Supreme Court To Hear Case of Texas Death Row Inmate Denied DNA Testing

On May 24, the U.S. Supreme Court agreed to consider whether a Texas death row inmate’s request for DNA testing can be considered as a civil rights claim rather than part of his death penalty appeal. The Court stayed Hank Skinner’s execution on March 24, just one hour before he was to be put to death. Skinner, who has always maintained his innocence of the 1993 murders of his girlfriend and her two sons, has requested that Texas perform DNA testing on key pieces of evidence that may point to another suspect. Although some evidence from the crime scene was tested prior to Skinner’s trial, Texas has subsequently repeatedly blocked DNA testing of other evidence from the victim’s body. The original DNA testing tended to show that Skinner was present at the crime scene, a fact he does not dispute. Lower federal courts have been split on whether such a challenge can be brought as a civil rights claim, thereby avoiding the tight restrictions applied to death penalty appeals. The case is Skinner v. Switzer, No. 09-9000, and is likely to be argued in the fall of 2010.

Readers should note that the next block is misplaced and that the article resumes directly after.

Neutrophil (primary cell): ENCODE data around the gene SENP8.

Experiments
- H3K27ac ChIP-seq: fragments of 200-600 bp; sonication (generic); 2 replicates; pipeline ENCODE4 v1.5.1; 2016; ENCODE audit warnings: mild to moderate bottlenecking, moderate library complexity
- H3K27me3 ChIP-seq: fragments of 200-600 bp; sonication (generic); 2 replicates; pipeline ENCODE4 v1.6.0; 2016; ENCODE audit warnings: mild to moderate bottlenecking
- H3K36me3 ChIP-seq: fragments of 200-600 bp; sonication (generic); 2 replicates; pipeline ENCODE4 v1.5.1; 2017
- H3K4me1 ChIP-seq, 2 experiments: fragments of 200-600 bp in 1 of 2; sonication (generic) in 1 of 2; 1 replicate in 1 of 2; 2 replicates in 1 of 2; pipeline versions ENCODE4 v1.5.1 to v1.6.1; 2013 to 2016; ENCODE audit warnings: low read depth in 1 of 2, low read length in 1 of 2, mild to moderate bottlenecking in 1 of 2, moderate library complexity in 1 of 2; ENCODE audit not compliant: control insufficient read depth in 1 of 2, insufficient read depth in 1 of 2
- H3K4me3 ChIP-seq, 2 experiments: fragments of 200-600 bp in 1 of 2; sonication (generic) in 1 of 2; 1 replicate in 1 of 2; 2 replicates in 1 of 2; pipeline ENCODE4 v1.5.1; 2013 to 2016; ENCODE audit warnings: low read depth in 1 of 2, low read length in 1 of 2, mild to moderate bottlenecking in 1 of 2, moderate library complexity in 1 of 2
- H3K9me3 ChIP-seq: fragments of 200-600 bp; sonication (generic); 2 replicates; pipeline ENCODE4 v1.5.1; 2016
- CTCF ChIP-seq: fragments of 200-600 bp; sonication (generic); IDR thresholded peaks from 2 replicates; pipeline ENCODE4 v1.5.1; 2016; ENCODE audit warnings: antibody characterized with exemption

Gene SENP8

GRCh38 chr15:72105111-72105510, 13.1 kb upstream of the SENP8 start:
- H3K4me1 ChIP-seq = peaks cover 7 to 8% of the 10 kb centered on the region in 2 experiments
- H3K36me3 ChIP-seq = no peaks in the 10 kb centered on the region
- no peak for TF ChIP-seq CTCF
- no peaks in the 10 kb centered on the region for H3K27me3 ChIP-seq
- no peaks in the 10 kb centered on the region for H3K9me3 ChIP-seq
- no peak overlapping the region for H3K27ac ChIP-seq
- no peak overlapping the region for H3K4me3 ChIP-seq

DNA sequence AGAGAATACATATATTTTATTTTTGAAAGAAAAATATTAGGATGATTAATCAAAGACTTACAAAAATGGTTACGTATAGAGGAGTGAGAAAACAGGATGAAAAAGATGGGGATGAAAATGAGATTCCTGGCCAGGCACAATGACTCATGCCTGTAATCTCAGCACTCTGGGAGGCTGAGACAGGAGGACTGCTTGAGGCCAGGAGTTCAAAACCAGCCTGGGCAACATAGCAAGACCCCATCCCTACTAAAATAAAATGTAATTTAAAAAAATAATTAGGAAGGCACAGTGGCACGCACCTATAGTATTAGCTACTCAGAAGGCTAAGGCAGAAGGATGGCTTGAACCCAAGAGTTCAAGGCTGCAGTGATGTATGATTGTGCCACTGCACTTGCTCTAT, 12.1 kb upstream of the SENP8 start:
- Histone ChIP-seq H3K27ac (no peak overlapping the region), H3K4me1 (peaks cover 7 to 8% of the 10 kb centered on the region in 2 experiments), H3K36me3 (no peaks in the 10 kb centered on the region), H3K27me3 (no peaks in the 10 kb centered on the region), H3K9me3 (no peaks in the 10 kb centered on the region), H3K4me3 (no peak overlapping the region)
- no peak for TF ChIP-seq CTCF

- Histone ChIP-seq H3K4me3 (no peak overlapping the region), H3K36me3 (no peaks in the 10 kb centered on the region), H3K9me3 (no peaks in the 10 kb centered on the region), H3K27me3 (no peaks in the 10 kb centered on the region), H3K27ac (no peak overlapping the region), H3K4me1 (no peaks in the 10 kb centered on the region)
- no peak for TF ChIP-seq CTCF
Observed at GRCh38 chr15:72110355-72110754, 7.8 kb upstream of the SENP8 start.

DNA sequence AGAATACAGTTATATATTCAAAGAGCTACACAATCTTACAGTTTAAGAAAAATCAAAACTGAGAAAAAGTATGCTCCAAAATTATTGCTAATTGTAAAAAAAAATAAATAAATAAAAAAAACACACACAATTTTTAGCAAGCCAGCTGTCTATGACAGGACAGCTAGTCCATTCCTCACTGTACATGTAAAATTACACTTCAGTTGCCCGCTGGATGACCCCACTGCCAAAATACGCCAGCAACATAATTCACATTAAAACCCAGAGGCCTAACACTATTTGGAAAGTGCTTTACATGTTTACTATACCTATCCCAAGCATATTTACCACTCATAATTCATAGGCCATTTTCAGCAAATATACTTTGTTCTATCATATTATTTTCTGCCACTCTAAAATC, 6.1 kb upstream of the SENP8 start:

(A. Turner, “High court to review Skinner’s request for DNA test,” Houston Chronicle, May 24, 2010). See also Innocence and U.S. Supreme Court.